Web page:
NASA looking for earlier launch of lunar orbiter smallsat mission
WASHINGTON — NASA is looking at options to move up the launch of a small lunar orbiter mission, illustrating the challenges the agency faces as it seeks to make greater use of rideshare launch opportunities.
The Lunar Trailblazer spacecraft is an orbiter equipped with a spectrometer and thermal mapper to study the distribution of water on the moon. The mission passed its Key Decision Point (KDP) C review in November, clearing it for full-scale development.
The spacecraft is scheduled to be completed in October 2022. However, it will not launch until at least February 2025, since it is flying as a rideshare payload on the Falcon 9 launch of the Interstellar Mapping and Acceleration Probe (IMAP). That mission’s launch was postponed last year from October 2024 to February 2025 because delays in its development caused by the pandemic, postponing several rideshare payloads like Lunar Trailblazer flying with it.
That delay came up during a discussion of NASA planetary science projects at the March 24 meeting of the Committee on Astrobiology and Planetary Science of the National Academies. Clive Neal, a committee member from the University of Notre Dame, asked if it would be possible to launch Lunar Trailblazer as a co-manifested payload on one of the series of Commercial Lunar Payload Service (CLPS) missions that will be launching to the moon starting late this year.
“We’re looking across the whole directorate, looking for another ride for Lunar Trailblazer; a little sooner, if that’s possible,” responded Lori Glaze, NASA planetary science division director. She said NASA was not taking Lunar Trailblazer off the IMAP launch just yet, “but we are looking and we’re keeping our eyes open” for other opportunities.
NASA has issued awards for six CLPS missions to date, including two each to Astrobotic and Intuitive Machines and individual missions to Firefly Aerospace and Masten Space Systems. Each mission will deliver a set of NASA payloads to the surface of the moon on landers developed by those companies, which may also contain payloads from other customers.
It’s unclear if any of those missions have enough excess capacity to include the Lunar Trailblazer orbiter, in part because some of them have not yet announced their launch plans. However, Glaze noted the nature of the CLPS program, where NASA buys payload services rather than the landers themselves, would make it more difficult to add a co-manifested payload. “We’re buying a service from them, and the service we’ve contracted with them is for the instrument payloads,” she said.
NASA has been increasing the use of rideshare launch services for some of its smaller missions, taking advantage of the excess capacity on launches of larger spacecraft. Lunar Trailblazer is just one of four secondary payloads on the IMAP mission, joined by NASA’s Global Lyman-alpha Imagers of the Dynamic Exosphere (GLIDE) and Solar Cruiser heliophysics missions and NOAA’s Space Weather Follow-On L1 mission.
Lunar Trailblazer is part of NASA’s Small Innovative Missions for Planetary Exploration (SIMPLEx) program, which in 2019 selected Lunar Trailblazer and two other mission concepts for development. Each mission is no larger than 180 kilograms, to take advantage of rideshare launch opportunities, and has a cost cap of $55 million.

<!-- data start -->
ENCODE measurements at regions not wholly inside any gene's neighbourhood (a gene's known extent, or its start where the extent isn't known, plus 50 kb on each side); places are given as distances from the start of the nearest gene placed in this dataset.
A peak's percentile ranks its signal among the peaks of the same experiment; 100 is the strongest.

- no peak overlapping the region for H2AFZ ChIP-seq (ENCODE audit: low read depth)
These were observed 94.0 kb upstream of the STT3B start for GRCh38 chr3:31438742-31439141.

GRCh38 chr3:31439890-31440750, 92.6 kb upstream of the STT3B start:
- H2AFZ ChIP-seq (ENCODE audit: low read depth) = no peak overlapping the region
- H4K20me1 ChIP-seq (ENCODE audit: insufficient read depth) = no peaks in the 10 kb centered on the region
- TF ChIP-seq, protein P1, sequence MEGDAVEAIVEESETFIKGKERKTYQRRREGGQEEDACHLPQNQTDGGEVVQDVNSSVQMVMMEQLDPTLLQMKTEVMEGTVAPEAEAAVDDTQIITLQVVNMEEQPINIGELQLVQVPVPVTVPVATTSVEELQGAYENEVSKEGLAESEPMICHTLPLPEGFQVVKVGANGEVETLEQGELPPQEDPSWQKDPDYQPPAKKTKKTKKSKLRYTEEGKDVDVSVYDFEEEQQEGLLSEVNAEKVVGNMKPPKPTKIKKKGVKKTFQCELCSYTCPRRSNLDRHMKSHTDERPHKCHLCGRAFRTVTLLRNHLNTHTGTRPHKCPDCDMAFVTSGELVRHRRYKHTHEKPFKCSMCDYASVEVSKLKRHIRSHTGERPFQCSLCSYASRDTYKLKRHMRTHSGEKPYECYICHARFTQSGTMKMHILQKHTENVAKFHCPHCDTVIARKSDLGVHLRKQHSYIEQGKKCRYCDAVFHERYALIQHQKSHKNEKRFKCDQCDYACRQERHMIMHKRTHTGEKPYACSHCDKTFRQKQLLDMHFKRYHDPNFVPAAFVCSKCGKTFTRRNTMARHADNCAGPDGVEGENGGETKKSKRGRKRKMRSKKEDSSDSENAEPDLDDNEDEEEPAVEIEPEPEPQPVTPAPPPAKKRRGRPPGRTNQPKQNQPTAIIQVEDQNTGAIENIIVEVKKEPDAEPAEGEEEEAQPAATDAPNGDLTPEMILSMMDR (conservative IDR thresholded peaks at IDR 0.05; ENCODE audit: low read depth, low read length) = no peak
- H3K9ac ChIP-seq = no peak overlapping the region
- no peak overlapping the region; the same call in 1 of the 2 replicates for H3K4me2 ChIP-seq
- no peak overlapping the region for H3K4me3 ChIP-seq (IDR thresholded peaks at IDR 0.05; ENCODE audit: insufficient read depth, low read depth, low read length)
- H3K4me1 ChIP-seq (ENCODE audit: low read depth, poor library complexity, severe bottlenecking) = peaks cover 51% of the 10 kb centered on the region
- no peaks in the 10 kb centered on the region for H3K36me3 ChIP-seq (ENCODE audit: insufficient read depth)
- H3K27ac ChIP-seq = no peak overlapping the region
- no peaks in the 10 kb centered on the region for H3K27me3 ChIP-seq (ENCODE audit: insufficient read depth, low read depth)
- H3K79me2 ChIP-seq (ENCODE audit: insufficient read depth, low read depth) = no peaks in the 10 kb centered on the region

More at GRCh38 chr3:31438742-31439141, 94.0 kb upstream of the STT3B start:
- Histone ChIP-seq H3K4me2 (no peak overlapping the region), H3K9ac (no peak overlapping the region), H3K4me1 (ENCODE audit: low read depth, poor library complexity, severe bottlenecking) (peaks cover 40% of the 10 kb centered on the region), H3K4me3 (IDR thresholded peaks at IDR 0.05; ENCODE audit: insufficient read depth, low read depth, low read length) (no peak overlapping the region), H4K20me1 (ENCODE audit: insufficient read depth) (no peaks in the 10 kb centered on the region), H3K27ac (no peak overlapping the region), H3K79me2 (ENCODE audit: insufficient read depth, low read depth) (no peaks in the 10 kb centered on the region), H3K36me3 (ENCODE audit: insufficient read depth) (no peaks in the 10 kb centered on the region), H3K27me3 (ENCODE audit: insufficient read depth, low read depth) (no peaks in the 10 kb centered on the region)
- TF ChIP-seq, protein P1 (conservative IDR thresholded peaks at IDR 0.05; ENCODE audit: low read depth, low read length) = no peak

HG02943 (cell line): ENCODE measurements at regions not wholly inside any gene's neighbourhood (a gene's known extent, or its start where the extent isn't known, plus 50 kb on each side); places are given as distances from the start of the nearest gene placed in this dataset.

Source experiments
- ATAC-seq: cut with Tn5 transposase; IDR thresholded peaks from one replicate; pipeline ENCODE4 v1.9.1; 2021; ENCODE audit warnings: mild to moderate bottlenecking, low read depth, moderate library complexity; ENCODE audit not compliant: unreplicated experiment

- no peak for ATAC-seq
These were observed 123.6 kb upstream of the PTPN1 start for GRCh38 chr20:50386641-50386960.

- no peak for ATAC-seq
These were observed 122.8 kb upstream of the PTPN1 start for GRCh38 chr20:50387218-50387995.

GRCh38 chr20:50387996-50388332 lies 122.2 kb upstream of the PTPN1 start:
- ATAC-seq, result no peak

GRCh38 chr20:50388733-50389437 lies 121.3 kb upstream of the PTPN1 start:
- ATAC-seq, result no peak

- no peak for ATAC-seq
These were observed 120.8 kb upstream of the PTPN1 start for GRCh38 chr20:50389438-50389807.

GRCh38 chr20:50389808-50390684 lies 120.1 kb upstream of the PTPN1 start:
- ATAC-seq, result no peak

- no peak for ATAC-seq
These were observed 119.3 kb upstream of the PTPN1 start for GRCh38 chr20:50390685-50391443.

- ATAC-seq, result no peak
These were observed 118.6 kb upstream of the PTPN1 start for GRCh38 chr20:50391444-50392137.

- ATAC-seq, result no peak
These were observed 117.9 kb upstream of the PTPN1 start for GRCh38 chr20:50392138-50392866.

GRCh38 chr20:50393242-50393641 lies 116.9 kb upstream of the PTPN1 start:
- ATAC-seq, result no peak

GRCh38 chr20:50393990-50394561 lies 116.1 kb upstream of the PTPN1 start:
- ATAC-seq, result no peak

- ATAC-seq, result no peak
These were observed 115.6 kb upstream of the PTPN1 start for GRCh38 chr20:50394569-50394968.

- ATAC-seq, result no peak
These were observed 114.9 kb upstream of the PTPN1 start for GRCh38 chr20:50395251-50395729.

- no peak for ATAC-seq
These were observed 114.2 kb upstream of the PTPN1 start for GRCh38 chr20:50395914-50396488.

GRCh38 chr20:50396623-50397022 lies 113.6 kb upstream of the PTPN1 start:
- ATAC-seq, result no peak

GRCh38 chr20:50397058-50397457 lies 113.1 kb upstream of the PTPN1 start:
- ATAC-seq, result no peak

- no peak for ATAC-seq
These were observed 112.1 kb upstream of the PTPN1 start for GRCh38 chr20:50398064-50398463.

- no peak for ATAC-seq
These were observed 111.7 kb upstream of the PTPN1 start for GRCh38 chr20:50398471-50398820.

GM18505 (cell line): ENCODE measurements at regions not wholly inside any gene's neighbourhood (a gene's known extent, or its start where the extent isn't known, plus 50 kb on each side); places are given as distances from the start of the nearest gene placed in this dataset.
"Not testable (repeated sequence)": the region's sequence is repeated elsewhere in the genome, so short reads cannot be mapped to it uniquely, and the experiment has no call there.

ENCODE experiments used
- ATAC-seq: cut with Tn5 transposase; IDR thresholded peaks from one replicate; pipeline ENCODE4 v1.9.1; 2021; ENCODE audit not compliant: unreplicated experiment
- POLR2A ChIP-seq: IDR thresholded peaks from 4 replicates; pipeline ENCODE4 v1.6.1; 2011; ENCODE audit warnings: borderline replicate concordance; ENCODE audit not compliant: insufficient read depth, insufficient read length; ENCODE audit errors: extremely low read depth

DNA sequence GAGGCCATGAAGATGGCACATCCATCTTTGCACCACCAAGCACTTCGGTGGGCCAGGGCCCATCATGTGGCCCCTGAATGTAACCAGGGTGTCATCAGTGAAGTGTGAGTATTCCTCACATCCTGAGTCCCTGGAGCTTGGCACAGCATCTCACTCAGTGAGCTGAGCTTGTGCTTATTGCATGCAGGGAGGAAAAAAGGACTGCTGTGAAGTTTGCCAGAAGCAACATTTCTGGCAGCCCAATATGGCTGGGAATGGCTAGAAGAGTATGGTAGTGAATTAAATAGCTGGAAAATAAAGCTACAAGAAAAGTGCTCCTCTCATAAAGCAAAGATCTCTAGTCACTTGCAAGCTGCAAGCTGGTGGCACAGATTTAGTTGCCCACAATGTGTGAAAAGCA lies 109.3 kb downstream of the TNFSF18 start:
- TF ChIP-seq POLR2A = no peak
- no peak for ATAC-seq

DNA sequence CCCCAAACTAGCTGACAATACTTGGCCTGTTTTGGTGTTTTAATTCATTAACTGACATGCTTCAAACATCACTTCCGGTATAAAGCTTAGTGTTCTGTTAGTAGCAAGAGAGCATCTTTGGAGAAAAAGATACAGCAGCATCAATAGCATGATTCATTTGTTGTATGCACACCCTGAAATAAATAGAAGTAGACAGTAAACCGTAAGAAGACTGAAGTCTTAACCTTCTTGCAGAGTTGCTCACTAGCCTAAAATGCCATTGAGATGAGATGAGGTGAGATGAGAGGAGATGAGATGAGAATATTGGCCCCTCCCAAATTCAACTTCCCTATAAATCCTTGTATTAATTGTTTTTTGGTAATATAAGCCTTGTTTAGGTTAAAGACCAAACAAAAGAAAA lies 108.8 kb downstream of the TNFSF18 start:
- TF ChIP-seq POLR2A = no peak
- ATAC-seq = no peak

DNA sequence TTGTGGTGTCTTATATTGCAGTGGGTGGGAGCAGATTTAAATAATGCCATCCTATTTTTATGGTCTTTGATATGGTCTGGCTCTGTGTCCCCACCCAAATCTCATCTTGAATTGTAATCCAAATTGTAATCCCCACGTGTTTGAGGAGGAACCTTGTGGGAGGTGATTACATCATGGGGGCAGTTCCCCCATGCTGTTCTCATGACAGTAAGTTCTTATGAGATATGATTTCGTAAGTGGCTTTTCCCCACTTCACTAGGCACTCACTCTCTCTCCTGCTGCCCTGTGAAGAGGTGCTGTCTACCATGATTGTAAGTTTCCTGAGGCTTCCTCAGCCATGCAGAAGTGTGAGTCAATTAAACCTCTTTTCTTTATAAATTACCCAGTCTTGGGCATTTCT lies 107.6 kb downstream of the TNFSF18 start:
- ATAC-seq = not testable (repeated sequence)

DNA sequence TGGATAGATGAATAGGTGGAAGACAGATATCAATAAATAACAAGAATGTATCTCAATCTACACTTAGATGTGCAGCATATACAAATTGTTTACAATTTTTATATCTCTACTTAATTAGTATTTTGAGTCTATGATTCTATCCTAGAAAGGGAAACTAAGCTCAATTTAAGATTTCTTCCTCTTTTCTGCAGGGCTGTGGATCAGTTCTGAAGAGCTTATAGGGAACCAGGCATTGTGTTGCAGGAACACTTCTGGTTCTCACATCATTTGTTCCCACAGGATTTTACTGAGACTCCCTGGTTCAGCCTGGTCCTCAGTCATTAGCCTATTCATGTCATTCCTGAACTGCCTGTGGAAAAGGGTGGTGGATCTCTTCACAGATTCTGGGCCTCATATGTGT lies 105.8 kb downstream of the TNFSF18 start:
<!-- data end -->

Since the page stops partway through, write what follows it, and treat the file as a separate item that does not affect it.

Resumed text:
Lunar Trailblazer is not the first SIMPLEx mission to run into rideshare launch issues. In September, NASA said that the Escape and Plasma Acceleration and Dynamics Explorers, or EscaPADE, mission to Mars would not fly as originally planned as a secondary payload on the launch of the Psyche asteroid mission. A change in launch vehicle for Psyche, from Falcon 9 to Falcon Heavy, changed the trajectory for Psyche to one that was no longer viable for including EscaPADE.
NASA has not yet found an alternate ride for EscaPADE. Glaze said at the committee meeting that, because of that, the agency has delayed the KDP-C review for EscaPADE to “sometime this summer.”
The third SIMPLEx mission, Janus, will launch with Psyche to fly past binary asteroids. “Janus is progressing very well,” Glaze said, having passed its KDP-C review in September 2020 and its critical design review in February.
That group of three SIMPLEx missions follows an initial round that supported cubesat-class missions. One, the CubeSat Particle Aggregation and Collision Experiment, or Q-PACE, is a 3U cubesat designed to study planetary accretion processes by observing low-speed collisions of particles in microgravity.
Q-PACE launched Jan. 17 as part of the Launch Demo 2 mission by Virgin Orbit’s LauncherOne. However, Glaze said that, since launch, controllers have yet to make contract with Q-PACE. “There’s dwindling hopes on Q-PACE,” she said.
The other SIMPLEx cubesat is LunaH-Map, a 6U cubesat that will look for lunar ice at the south pole of the moon. It is one of 13 secondary payloads on the Artemis 1 inaugural launch of the Space Launch System no earlier than late this year. Glaze said that mission remains on track to be flown on Artemis 1.
NASA has not issued a call for proposals for a third round of SIMPLEx missions. “The primary reason for that is that we just don’t have the budget in order to offer it right now,” she said. That includes maintaining flexibility to address COVID-related budget impacts to other planetary science programs at the agency.
“That’s no way a sign that I’m not interested in SIMPLEx,” she added, praising the progress by Janus and Lunar Trailblazer. “It’s a fantastic way to do science at a smaller cost point. I am really looking forward to being able to say we can offer SIMPLEx 3, but until we have a solid budget that can support it, we’re just not able to offer it at this time.”